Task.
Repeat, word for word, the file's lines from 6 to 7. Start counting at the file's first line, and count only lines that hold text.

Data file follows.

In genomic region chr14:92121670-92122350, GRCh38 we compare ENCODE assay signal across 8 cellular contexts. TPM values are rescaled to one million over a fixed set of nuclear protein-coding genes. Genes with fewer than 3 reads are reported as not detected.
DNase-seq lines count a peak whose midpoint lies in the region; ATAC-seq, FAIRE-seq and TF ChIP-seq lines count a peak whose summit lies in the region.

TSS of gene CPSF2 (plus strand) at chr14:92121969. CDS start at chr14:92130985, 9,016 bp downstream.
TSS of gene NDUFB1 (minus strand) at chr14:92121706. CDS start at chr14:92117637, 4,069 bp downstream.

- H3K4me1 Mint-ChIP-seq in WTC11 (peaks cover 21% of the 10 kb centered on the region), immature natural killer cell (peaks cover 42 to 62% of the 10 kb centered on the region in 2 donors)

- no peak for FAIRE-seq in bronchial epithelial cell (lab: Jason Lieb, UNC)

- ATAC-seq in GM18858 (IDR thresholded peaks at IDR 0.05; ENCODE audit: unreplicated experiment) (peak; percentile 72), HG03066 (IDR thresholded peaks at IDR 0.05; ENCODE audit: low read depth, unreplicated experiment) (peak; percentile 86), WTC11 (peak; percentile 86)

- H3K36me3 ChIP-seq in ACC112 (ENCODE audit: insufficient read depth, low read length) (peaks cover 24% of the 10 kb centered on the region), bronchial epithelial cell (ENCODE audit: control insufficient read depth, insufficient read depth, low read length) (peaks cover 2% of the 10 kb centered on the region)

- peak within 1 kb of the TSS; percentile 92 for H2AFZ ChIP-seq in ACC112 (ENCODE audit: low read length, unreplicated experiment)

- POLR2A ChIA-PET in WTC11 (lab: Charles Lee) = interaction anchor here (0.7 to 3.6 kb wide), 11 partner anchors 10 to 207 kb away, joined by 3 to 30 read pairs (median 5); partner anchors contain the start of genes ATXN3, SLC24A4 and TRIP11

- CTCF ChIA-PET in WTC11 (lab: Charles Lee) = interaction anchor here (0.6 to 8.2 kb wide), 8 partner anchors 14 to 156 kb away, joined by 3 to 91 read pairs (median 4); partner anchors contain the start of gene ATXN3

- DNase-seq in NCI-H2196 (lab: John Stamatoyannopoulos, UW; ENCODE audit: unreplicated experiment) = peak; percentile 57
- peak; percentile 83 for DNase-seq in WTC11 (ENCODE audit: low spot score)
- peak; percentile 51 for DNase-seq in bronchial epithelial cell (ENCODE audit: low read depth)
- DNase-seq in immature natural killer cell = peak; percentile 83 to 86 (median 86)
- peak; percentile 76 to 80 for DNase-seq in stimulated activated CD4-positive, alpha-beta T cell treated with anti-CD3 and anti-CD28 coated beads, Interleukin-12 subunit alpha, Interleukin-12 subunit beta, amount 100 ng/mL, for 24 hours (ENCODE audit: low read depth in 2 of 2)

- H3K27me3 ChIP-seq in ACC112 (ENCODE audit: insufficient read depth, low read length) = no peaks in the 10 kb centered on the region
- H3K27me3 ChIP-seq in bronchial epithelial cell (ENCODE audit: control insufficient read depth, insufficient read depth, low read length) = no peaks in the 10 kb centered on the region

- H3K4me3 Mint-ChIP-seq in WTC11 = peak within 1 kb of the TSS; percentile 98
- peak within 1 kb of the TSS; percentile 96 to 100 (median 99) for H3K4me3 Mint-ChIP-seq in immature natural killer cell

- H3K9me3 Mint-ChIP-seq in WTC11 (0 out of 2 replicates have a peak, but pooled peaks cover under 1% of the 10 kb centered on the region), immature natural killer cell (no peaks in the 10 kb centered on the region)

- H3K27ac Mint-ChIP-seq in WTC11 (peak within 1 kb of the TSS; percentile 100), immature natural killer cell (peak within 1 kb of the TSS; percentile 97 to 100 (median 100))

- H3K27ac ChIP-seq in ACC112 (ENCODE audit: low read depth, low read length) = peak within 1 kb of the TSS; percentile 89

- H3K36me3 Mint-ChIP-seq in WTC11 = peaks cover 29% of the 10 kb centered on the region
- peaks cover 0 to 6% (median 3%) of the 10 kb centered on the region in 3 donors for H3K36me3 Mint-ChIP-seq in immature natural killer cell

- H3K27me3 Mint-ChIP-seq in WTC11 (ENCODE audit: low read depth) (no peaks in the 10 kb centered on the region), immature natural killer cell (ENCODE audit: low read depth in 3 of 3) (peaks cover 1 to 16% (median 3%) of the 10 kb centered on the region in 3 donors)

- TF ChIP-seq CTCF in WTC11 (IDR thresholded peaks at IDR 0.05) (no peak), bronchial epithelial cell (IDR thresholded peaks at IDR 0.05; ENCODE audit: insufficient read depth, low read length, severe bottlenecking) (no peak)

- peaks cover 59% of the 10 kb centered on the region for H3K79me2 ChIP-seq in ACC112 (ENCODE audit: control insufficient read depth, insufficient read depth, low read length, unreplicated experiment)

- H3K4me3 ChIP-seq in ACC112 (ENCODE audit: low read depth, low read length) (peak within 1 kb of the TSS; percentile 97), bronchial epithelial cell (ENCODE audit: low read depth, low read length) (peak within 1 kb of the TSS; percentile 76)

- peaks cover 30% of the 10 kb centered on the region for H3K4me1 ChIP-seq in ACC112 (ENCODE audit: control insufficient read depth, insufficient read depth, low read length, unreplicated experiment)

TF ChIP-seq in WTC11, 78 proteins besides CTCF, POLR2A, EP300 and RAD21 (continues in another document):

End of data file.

- no peak for FAIRE-seq in bronchial epithelial cell (lab: Jason Lieb, UNC)

- ATAC-seq in GM18858 (IDR thresholded peaks at IDR 0.05; ENCODE audit: unreplicated experiment) (peak; percentile 72), HG03066 (IDR thresholded peaks at IDR 0.05; ENCODE audit: low read depth, unreplicated experiment) (peak; percentile 86), WTC11 (peak; percentile 86)